Widely renowned typologies in Comparative Political Economy like the 'Varieties of Capitalism' or the 'Three Worlds of Welfare Capitalism' are criticized to neglect political conflict, because they selectively focus on institutional characteristics, most notably labor relations and welfare regimes. In doing so, they fall short to grasp the whole meaning of their categories. This analysis moves beyond institutionally defined political-economic arrangements and studies the role of public debates for different capitalist models. Using novel relational data from an extensive content analysis of newspapers from 2004 to 2006, political conflicts on economic liberalization in Britain, France and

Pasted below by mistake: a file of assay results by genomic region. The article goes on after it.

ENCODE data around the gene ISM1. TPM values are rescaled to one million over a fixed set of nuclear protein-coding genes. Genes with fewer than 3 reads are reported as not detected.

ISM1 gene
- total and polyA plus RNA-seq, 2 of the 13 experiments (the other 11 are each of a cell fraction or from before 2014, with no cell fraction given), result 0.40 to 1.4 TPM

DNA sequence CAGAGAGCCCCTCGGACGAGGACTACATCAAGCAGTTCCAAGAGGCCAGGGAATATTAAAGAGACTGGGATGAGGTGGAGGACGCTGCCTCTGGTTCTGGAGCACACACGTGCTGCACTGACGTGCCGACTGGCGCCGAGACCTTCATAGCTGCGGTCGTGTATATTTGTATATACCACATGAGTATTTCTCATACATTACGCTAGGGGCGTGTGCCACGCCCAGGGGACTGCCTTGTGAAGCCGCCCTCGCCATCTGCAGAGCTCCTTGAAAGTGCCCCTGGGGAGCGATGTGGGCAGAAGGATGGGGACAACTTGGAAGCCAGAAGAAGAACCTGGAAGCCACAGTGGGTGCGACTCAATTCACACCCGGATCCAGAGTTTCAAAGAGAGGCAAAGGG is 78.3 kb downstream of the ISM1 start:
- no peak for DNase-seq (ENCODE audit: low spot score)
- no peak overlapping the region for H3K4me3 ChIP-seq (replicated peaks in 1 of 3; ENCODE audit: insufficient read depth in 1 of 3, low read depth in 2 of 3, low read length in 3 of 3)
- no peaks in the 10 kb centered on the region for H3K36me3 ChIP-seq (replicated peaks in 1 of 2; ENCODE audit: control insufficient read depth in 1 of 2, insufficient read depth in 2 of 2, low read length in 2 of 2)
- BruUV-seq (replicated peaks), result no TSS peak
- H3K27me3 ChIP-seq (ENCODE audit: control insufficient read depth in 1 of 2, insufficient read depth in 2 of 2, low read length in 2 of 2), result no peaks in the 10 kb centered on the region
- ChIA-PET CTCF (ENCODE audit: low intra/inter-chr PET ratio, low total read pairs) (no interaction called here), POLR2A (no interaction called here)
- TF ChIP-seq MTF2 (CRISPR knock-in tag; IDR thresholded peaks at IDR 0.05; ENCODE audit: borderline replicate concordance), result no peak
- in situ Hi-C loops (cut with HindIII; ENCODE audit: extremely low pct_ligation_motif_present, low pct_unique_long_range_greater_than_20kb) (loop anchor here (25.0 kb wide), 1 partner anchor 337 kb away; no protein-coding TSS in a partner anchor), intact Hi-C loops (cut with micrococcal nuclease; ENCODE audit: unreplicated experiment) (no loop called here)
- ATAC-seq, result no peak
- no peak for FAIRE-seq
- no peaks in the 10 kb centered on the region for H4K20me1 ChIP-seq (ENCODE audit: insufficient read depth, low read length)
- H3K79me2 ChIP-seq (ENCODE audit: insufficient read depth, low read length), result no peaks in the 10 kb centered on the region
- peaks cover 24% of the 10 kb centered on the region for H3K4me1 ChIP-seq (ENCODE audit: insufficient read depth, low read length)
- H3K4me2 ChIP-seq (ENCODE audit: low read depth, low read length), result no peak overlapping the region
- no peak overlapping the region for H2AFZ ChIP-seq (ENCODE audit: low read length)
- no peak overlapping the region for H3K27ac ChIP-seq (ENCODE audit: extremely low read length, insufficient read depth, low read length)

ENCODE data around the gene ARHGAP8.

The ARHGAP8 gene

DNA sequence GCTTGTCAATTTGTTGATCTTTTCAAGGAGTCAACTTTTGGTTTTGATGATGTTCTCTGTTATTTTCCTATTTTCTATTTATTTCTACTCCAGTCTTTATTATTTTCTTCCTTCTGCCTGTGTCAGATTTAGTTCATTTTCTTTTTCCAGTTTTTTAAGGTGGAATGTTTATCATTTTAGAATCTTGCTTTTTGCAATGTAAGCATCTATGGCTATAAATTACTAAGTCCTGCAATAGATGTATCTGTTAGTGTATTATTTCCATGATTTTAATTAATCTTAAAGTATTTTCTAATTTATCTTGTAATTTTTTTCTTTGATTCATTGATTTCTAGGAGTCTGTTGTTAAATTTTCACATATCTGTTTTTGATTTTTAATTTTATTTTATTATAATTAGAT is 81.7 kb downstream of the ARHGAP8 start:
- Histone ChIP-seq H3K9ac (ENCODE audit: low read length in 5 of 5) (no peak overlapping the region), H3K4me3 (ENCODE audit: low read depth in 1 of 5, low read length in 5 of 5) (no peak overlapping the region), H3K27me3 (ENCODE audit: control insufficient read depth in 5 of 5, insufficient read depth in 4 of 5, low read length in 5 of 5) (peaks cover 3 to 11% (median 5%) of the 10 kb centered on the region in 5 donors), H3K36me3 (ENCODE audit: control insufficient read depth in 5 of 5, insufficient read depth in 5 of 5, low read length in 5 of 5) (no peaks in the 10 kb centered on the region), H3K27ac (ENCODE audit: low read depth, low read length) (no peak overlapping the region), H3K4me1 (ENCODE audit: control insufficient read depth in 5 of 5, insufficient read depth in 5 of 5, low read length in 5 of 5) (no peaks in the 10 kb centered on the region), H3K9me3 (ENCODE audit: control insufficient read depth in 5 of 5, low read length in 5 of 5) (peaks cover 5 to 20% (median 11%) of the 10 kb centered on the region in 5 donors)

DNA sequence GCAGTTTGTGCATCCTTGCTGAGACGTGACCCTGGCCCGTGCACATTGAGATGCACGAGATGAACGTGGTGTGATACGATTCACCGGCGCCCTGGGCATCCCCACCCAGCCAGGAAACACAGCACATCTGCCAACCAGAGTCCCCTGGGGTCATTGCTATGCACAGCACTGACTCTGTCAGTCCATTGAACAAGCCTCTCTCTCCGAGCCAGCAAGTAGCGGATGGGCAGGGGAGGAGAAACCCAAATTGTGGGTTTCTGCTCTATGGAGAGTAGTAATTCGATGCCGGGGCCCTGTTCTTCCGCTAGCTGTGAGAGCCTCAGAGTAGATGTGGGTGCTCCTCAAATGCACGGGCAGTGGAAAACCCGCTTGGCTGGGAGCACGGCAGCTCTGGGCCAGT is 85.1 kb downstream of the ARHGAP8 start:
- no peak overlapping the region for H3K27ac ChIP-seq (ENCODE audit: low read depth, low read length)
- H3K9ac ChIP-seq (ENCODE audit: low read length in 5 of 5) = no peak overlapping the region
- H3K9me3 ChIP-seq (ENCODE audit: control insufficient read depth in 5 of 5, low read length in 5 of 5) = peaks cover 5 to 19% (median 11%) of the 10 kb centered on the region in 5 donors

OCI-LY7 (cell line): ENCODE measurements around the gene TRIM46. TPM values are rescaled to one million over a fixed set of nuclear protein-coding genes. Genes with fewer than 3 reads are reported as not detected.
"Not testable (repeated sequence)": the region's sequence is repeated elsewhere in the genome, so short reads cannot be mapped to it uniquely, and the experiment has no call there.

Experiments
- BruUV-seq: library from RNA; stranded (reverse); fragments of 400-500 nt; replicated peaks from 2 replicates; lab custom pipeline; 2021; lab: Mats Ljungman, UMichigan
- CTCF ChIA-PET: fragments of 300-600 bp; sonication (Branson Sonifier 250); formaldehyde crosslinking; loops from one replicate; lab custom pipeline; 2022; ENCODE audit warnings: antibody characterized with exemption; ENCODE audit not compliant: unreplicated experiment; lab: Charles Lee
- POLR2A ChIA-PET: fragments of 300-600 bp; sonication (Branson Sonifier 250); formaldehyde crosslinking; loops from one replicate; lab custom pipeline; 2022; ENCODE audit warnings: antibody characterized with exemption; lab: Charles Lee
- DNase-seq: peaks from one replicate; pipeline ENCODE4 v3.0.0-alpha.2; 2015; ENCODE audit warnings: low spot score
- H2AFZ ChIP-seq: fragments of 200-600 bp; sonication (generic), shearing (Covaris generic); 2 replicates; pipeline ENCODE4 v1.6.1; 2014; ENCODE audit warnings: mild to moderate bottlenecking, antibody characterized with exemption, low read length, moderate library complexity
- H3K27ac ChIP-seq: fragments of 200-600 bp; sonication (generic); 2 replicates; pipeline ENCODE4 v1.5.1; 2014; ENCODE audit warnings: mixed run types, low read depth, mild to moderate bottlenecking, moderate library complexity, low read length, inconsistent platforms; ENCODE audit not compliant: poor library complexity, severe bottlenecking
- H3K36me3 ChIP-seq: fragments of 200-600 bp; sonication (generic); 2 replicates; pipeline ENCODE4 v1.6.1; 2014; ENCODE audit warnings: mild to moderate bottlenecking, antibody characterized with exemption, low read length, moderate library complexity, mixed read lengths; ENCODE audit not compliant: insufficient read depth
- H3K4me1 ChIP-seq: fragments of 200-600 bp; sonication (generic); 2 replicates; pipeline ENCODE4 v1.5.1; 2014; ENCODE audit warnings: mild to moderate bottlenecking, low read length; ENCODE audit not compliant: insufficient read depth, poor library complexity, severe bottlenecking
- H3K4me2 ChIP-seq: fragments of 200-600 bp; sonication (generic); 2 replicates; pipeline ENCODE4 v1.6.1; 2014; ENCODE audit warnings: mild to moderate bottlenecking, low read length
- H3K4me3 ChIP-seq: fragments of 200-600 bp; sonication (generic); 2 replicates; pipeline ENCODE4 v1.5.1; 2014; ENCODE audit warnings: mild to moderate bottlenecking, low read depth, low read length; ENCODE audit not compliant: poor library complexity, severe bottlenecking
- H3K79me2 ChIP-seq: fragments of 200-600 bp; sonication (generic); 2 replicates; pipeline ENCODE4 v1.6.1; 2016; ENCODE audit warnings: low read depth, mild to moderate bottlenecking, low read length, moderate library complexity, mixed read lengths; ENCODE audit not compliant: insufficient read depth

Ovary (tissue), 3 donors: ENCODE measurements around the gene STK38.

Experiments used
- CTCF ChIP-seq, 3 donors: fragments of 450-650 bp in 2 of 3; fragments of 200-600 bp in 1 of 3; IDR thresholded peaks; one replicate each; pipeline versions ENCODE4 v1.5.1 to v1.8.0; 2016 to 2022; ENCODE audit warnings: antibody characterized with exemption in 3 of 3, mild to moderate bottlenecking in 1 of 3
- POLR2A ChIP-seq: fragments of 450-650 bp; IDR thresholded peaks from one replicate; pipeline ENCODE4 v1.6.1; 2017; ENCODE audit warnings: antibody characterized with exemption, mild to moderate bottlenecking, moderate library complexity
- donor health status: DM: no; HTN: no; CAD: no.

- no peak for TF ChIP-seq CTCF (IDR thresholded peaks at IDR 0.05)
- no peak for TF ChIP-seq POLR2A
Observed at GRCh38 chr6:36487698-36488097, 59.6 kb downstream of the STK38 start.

Germany are explored. More specifically, the structure of conflicts and the influence of various political actors for the debate on economic liberalization are precisely assessed. The results reveal persistent national peculiarities with respect to political contention which can plausibly be ascribed to the influence of long-term historical legacies and institutional complementariness as outlined by capitalist typologies.